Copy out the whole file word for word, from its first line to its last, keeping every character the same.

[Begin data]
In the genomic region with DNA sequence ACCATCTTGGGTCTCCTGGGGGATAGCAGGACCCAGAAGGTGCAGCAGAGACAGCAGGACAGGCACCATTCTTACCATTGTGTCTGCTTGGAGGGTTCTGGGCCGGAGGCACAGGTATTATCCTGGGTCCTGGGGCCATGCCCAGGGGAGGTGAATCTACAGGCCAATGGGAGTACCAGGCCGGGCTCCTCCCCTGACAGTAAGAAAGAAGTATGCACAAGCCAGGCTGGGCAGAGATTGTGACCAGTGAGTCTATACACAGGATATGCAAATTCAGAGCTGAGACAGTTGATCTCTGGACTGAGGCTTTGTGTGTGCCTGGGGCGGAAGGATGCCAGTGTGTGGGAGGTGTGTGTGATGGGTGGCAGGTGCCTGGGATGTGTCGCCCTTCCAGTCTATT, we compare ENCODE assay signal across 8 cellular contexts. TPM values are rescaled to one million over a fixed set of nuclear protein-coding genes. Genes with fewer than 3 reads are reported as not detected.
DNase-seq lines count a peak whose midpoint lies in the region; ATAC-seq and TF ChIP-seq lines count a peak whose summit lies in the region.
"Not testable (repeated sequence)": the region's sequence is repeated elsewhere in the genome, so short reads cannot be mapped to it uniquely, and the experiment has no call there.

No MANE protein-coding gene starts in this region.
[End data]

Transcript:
In the genomic region with DNA sequence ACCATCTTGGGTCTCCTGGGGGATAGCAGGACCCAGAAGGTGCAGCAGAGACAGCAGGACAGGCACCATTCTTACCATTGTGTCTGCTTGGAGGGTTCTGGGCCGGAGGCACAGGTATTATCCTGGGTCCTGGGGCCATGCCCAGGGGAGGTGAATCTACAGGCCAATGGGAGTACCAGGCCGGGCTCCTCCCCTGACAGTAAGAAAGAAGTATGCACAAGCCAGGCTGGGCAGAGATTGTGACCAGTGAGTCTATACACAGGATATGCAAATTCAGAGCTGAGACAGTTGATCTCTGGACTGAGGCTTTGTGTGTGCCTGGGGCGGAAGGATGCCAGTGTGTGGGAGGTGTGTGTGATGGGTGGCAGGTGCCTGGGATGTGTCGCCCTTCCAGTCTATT, we compare ENCODE assay signal across 8 cellular contexts. TPM values are rescaled to one million over a fixed set of nuclear protein-coding genes. Genes with fewer than 3 reads are reported as not detected.
DNase-seq lines count a peak whose midpoint lies in the region; ATAC-seq and TF ChIP-seq lines count a peak whose summit lies in the region.
"Not testable (repeated sequence)": the region's sequence is repeated elsewhere in the genome, so short reads cannot be mapped to it uniquely, and the experiment has no call there.

No MANE protein-coding gene starts in this region.